Kim Reynolds March 30

Iowa Governor Kim Reynolds gives an update on COVID-19 at the State Emergency Operations Center in Johnston, Iowa, on Monday, March 30. (Zach Boyden-Holmes/Pool, The Register)

The COVID-19 pandemic continued to spread in Iowa nursing homes Monday, even as state inspectors relied on the facilities themselves to provide them with personal protective equipment.

Gov. Kim Reynolds said Monday that an outbreak of COVID-19 has been confirmed in a Cedar Rapids nursing home. She said 21 of Linn County’s 71 confirmed cases are now believed to be related to that outbreak.

So far, six Iowa nursing homes have reported at least one positive COVID-19 staff member or resident. Fourteen individuals — six residents and eight staff members — at the six Iowa facilities have tested positive.

The agency that inspects Iowa nursing homes said Monday that its inspectors do not have any personal protective equipment to use when they go inside nursing homes — and said that in some cases such equipment is unnecessary.

“We do not have PPE at this time,” said Department of Inspections and Appeals spokeswoman Stefanie Bond. “In some cases, it is not needed. In others, a facility may provide PPE for the (inspectors).”

On March 4, the federal Centers for Medicare and Medicaid Services issued a directive to DIA and other state inspection agencies that said they must “ensure (inspection) team members have needed personal protective equipment that may be required onsite to observe resident care in close quarters. If the facility has gowns, gloves, face shields or other eye protection that may be used by surveyors, such PPE may be used onsite by surveyors.”

The inspectors’ reliance on nursing homes’ infection-control equipment coincides with a recent directive from CMS instructing the inspectors to focus on homes and hospitals that in the past three years have been cited for the most serious infection-control violations.

Reynolds said Monday she believes DIA is adequately equipped and is increasing its oversight of homes with infection-control issues as mandated by the federal government’s Centers for Medicare and Medicaid Services.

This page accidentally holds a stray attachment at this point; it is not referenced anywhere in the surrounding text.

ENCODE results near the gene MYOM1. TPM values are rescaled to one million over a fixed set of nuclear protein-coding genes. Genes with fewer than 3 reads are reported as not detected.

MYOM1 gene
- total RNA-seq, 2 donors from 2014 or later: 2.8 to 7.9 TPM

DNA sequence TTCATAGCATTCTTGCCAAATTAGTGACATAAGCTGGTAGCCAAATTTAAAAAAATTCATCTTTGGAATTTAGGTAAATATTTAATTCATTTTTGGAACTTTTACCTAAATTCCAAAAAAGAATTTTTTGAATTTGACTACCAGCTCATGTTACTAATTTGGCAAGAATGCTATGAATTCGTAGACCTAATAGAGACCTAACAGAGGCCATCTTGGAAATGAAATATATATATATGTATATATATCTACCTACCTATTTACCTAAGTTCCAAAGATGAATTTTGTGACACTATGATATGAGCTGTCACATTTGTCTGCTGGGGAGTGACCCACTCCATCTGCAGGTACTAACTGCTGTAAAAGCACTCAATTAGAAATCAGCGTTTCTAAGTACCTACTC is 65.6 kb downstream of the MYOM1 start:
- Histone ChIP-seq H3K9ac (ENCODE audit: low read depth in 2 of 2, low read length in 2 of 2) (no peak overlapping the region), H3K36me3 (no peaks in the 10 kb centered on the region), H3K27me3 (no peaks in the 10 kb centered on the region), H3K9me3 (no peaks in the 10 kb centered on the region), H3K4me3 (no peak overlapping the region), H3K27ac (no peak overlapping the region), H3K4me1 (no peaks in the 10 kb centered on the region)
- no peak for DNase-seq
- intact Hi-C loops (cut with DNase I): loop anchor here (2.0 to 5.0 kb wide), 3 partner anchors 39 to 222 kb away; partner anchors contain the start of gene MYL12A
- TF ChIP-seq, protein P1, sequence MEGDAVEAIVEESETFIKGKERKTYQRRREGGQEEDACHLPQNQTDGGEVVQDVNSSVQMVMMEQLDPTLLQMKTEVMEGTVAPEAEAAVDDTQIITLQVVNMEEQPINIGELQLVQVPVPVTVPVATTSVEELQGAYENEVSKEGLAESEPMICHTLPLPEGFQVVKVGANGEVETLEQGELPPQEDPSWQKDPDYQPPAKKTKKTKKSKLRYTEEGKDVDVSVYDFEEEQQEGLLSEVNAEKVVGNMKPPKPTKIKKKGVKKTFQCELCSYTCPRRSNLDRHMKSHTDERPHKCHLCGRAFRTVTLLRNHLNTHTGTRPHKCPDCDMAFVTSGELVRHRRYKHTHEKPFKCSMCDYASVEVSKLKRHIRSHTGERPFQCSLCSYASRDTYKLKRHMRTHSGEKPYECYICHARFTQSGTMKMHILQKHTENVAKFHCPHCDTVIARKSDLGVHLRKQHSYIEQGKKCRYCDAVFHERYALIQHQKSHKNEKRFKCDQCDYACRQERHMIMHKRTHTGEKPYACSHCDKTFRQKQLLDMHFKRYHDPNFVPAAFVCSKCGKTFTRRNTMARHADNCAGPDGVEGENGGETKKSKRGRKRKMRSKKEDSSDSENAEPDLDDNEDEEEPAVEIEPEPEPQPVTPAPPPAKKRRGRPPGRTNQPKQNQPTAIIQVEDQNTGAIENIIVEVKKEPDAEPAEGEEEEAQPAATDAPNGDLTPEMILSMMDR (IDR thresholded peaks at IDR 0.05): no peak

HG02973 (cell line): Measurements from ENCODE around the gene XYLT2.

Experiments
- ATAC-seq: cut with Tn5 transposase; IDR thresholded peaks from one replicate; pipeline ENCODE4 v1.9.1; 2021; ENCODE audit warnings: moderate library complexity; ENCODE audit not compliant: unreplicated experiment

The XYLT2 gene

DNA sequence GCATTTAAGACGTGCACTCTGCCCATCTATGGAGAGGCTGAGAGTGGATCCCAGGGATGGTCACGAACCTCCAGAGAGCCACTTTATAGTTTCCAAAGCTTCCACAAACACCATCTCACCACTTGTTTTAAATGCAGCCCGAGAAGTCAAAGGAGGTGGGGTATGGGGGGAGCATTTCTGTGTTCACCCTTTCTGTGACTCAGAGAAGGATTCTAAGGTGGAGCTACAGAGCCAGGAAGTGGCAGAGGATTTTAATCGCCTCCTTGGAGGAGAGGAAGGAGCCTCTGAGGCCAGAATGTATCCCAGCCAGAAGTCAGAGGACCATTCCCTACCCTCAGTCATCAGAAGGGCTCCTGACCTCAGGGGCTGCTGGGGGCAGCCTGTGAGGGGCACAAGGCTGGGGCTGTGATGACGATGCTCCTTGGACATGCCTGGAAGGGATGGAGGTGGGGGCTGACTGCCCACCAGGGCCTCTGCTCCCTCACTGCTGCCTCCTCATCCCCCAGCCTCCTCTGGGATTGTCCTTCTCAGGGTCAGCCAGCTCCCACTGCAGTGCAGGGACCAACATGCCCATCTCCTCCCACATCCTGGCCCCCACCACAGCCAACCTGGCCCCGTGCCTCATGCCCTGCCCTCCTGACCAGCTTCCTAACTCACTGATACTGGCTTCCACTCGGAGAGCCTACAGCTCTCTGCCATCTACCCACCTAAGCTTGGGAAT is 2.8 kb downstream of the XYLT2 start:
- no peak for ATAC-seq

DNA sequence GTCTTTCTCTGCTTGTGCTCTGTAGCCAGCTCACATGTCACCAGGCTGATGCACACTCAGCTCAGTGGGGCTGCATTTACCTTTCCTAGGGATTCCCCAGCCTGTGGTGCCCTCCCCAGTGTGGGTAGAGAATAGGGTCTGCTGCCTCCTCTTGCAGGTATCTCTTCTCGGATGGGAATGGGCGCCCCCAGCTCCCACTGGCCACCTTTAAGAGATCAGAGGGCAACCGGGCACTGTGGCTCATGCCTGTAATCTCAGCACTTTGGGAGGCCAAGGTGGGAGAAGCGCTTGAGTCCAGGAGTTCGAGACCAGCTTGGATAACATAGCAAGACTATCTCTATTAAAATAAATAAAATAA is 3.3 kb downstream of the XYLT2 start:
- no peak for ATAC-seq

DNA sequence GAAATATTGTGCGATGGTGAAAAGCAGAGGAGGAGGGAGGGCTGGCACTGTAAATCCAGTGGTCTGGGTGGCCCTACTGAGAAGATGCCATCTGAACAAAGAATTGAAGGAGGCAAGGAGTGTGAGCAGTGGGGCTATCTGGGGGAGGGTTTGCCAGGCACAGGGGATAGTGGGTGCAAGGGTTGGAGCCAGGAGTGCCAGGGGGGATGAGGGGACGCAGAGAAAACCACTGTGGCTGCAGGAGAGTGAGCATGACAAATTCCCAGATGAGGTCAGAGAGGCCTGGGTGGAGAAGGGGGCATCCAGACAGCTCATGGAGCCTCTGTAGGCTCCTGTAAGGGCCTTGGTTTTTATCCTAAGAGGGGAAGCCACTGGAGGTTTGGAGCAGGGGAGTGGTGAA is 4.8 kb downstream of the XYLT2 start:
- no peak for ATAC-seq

“DIA is staffed and equipped to handle that,” she said. “They have been working closely with CMS to really implement all of the guidelines. They have followed exactly what CMS and the CDC have recommended, so they’ve been in close consultation with them throughout the whole process to make sure we’re following the guidelines that we are implementing.”

Reynolds said she doesn’t know how many Iowa care facilities in Iowa are subject to the new oversight requirements that focus on homes cited for serious infection-control violations at some point in the past three years.

CMS says state agencies like DIA are “constantly evaluating” their inspectors to ensure they’re unlikely to transmit a virus when entering a facility.

The federal agency says that while state inspectors may have been in a different care facility with COVID-19 cases during the previous 14 days, the fact that they wore PPE means that “they pose a low risk of transmission in the next facility, and must be allowed to enter.”

Reynolds asks Iowans to sew face masks

Also on Monday, Reynolds asked Iowans for their help with the creation of homemade PPE for Iowa’s hospitals.

“If you can sew, we need your time and talent to produce face masks for Iowa’s frontline workers,” she said. “If you’re willing and able, we need your help.”

The governor said instructions are available online, and homemade masks can be donated to the hospital of the donor’s choosing. The Iowa Department of Public Health website has some design guidance.